The U.S. Constitution prohibits the Department of Justice, absent consent of the defendant, from bringing criminal charges against any person or entity without approval of a grand jury composed of American citizens. When the pandemic erupted in earnest in March and states began implementing stay at home orders or guidance, the federal courts, which supervise federal grand juries, suspended virtually all non-emergency sessions. As the country begins to emerge from home confinement, the courts will begin to loosen restrictions on the sitting of grand juries. Will they fully recover, and what does that mean?
The Supreme Court has called the … Read more
A recent decision in a false claims act case, United States ex rel. Bilotta v. Novartis Pharmaceuticals Corporation (Novartis), underscores the importance of policing employee adherence to corporate policies and industry codes, and assessing strategic responses to allegations involving the violation of company policies when engaged in litigation with the federal government over whether the company broke the law.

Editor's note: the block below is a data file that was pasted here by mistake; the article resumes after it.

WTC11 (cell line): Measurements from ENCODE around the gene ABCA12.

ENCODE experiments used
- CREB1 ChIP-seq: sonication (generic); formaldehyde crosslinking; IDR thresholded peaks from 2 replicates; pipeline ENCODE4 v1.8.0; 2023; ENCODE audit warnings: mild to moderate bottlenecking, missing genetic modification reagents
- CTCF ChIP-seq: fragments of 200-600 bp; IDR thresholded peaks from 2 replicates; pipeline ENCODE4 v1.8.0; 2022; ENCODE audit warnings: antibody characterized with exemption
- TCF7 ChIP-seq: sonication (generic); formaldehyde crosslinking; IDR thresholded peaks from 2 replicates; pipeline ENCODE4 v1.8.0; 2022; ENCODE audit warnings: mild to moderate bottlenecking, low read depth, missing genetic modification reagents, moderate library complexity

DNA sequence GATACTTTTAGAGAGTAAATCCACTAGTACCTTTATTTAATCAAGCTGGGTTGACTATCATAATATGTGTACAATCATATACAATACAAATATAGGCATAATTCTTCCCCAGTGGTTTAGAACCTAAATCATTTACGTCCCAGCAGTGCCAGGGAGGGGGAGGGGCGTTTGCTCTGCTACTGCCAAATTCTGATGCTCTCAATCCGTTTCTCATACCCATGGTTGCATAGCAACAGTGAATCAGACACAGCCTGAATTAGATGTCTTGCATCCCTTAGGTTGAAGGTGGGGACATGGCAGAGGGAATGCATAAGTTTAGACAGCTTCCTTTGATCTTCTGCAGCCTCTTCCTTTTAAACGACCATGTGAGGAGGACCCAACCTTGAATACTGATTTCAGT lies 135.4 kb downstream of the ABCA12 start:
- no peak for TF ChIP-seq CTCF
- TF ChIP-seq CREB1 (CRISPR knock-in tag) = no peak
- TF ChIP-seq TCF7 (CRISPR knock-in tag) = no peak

Although Novartis is a pharmaceutical company, the decision’s implications extend far beyond the health care industry and should be considered by corporations in all regulated industries. For such businesses, there typically are three interconnected worlds of governance: federal … Read more
For nearly 15 years, the United States has had the worldwide corruption enforcement stage to itself, reaping billions of dollars in fines and settlement payments from companies that have acknowledged engaging in bribery in foreign countries. That monopoly, however, may soon end. In a report entitled Left Out of the Bargain, the World Bank recently observed that “the country of enforcement was different from the country where the official was bribed or allegedly bribed” and that the country of enforcement has rarely shared its financial recoveries with the countries where the corruption occurred. Motivated by the potential financial recovery … Read more